Nineteenth-century History

American History

Pardon for Billy the Kid?

While reading the news today, I discovered that the current governor of New Mexico, Bill Richardson, is considering pardoning Billy the Kid for killing a sheriff. Richardson only has until Friday to decide because that is when his term will end.

Rocky Mountain Mining Towns: Bannack, Montana

The first part of the new series about mining towns in the Rocky Mountains will begin with Bannack, Montana. Nothing, but a ghost town now, Bannack was the site of a major gold discovery in 1862. The town was founded the same year as a result of the discovery and is named after the local...

First World War Officially Ends

I read something really interesting in the news today that I thought I would share here. According to the British newspaper, Telegraph, the First World War is finally coming to an end today. This past weekend, Germany made it’s final payment for the war and thereby finally cleared the debt giv...

City of Gold

This is a very interesting video about a mining town called Dawson City. The film itself is historic as it was created in the 1950s it appears. I found the video through a post on Soapy Smith’s Soap Box.

Life in Nineteenth Century Mining Towns

One of my biggest fascinations with the Old West is with what life in a Rocky Mountain mining town in nineteenth century would have been like. It would have been a life full of filth, rough characters and hard work combined with drinking, fighting and gambling as pastimes. Of course these are stereo...

Roughing It by Mark Twain

I have a new featured book for you this week. This one is an American classic called Roughing It by Mark Twain. It is one of Mark Twain’s travel books which made him famous as an author. In this book he writes about his travels throughout the Old American West, his adventures with mining, news...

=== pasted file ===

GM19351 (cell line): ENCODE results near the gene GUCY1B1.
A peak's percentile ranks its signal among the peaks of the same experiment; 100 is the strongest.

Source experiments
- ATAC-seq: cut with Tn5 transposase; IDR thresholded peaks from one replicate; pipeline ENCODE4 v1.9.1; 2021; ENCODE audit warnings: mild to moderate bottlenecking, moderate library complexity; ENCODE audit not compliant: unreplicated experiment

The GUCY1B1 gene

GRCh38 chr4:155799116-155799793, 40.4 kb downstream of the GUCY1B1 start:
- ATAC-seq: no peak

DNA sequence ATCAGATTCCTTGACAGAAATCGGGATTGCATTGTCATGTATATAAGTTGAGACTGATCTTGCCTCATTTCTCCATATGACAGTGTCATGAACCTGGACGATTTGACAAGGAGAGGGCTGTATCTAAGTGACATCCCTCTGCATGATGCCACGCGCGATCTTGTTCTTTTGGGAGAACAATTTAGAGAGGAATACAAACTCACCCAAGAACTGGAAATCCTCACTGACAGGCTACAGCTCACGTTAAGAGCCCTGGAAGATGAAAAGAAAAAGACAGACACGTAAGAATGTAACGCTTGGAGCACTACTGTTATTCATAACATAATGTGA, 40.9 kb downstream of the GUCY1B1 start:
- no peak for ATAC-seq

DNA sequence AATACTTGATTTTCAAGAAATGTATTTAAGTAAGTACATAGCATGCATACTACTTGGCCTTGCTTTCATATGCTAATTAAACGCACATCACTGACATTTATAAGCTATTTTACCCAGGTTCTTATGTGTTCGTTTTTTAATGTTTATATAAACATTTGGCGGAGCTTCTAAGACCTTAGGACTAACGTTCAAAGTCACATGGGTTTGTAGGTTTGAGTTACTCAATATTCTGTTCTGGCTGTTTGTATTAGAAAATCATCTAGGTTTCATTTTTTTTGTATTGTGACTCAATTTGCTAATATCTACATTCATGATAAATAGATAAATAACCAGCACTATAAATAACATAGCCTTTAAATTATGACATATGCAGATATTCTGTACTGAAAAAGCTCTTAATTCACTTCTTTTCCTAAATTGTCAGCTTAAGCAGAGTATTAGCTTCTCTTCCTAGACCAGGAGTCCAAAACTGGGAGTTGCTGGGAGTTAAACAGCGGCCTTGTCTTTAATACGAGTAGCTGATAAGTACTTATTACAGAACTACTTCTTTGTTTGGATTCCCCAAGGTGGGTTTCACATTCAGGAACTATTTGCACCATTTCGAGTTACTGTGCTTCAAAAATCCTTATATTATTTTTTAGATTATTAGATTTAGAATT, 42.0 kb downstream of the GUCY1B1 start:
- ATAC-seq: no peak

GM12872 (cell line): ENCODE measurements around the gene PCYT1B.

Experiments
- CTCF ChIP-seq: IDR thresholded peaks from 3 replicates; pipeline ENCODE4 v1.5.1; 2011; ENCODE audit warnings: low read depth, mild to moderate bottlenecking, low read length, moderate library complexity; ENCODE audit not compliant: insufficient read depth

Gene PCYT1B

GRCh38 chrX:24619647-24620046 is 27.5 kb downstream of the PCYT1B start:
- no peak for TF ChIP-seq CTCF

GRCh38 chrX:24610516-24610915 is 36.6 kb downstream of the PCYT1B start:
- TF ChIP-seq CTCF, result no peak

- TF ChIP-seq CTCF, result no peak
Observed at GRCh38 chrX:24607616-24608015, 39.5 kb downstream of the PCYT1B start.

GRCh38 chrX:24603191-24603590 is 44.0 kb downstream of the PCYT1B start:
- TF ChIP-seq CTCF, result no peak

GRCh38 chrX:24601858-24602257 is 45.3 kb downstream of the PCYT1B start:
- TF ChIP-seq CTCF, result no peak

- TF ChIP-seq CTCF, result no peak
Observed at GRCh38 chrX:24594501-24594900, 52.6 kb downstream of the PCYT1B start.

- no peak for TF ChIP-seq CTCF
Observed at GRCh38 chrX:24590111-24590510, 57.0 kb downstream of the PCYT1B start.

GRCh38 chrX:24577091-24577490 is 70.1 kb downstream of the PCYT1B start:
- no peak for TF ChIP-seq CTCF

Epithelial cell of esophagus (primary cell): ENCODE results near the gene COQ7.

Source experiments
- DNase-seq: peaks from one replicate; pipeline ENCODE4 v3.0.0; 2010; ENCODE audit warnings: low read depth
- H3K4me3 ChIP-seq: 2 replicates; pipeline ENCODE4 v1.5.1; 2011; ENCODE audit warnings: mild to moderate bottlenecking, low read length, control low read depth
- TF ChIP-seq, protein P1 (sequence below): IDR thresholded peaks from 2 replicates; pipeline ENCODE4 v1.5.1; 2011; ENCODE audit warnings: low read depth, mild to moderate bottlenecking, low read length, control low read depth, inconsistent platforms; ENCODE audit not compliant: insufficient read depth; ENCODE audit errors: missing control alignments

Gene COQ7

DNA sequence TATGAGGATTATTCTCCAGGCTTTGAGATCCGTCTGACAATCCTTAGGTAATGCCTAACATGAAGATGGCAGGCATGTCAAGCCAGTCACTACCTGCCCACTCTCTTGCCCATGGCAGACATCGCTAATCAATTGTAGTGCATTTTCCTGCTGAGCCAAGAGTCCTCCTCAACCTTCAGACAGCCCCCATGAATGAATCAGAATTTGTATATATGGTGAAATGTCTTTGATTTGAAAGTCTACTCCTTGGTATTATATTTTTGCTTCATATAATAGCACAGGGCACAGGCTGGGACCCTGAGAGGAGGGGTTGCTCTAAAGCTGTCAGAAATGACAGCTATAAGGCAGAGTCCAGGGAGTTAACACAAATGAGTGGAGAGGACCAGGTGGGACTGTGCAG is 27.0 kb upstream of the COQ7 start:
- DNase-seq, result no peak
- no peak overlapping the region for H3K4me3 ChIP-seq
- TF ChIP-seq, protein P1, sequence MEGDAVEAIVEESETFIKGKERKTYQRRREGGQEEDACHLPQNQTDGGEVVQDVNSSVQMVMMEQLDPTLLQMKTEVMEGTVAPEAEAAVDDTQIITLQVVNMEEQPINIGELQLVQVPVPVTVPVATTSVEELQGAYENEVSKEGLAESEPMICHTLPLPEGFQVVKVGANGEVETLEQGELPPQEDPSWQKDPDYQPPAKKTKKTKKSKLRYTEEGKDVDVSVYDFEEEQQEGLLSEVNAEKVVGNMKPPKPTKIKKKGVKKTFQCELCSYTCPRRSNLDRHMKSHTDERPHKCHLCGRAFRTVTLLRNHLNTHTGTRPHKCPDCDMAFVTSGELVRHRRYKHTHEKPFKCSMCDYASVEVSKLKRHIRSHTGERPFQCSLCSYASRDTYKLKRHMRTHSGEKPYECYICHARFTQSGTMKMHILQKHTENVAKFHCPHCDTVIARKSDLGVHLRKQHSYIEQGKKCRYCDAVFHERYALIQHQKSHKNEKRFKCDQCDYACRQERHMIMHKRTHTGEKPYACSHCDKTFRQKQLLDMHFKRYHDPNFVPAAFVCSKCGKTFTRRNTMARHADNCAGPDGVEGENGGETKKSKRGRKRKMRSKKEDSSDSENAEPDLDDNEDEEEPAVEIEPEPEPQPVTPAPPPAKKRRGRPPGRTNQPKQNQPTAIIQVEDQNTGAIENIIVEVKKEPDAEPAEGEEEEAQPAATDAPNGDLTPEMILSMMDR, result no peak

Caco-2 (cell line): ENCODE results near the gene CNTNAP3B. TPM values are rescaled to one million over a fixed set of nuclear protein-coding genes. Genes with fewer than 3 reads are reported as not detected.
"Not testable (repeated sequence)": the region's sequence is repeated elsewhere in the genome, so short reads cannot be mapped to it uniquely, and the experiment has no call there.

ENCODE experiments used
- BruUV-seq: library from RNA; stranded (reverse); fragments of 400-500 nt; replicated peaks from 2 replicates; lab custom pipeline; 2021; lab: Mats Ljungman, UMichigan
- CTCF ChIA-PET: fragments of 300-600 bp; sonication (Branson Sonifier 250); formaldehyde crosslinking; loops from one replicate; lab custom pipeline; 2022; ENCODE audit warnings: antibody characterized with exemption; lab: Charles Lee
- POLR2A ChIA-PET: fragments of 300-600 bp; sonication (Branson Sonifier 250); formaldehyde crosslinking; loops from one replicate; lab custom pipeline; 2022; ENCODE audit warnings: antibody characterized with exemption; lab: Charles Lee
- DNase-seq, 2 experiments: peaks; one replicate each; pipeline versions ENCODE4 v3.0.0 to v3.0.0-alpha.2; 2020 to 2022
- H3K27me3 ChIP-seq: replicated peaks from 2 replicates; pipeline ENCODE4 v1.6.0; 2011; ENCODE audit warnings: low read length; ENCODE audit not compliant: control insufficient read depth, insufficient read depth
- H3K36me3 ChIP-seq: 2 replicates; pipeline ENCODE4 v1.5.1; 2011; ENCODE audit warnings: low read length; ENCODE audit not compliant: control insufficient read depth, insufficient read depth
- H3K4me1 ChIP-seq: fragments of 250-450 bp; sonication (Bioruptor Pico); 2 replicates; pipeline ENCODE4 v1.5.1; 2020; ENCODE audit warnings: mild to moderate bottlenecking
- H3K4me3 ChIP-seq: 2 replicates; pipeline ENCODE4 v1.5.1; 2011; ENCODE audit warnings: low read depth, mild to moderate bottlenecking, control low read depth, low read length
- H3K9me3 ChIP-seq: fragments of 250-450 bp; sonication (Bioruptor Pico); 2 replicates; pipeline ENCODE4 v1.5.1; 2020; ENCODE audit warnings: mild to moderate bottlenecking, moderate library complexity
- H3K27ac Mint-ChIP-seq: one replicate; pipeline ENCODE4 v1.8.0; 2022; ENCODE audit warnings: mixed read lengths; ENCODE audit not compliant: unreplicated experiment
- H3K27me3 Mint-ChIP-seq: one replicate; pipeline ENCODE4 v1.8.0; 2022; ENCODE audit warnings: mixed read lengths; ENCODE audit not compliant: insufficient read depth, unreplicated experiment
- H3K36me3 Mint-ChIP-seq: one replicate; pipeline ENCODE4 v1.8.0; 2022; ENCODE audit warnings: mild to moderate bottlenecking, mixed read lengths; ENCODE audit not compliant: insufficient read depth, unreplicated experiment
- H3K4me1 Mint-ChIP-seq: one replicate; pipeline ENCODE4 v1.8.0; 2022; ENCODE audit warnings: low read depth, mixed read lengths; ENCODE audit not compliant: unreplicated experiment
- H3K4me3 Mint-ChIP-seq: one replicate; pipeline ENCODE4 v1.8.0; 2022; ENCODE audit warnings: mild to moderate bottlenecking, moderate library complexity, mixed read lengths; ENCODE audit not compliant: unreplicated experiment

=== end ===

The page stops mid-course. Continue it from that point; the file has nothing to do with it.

The Johnson County War

The Johnson County War has gone down in history as one of many Wild West legends about range wars. Some accounts claim various famous gun slingers like Jesse James were involved, however, this was certainly not the case. The real range war occurred in April 1892 and was the result of tensions, brewi...

Wyoming Territorial Prison Museum

The semester is finally over for me. I had my last final and had to turn in my last paper yesterday. The paper was an interesting paper, however, because it involved the history of the Wyoming Territorial Prison Museum. It wasn’t about this history of the prison itself, but rather of the site ...

The Battle of the Washita

Last Friday I gave a talk about the Battle of the Washita to a group of undergraduate students and because of that I thought I would create a post here about this particularly interesting battle. The Battle of the Washita was a battle that took place in the morning of November 27, 1868. The Seventh....

Article by General Sherman on his ‘Grand Strategy’ of the Civil War

Another blog I regularly follow pointed me in the direction of a very interesting article written by General William T. Sherman about his ‘Grand Strategy’ of the Civil War. It’s interesting to read Sherman’s take on it about two decades after it actually took place. I know th...
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Kaiser Wilhelm II and the Nazis

I’ve recently been reading a German history magazine called Der Spiegel: Geschichte. The most current issue focuses on the Hohenzollern dynasty in Prussia and ultimately in the German Empire from 1871 until 1918. One of the last articles in the issue discusses the last German Kaiser, Wilhelm I...

Houses in Fin-de-Siècle Britain: Conclusion

Fin-de-Siècle Britain saw many new styles and innovations in the architecture of houses. Some of these new designs were visual whilst others were more practical. A mishmash of styles were created by a number of different architects in an attempt to redefine British architecture, but they would effe...

The General Mining Act of 1872

When gold was discovered in California in 1848, it caused a mass-migration of prospective miners to the west. Unfortunately at that time, the US government had very few mining laws, practically none of which were effective, and without a significant presence in the newly-acquired state of California...

Kings of Bavaria: King Ludwig I

King Ludwig I was the second king of Bavaria. Although, like his father, King Maximilian I Joseph, he was born outside of Bavaria before the establishment of the Bavarian kingdom, his legacy is still felt to this day with no place being as strongly impacted as his capital city, Munich.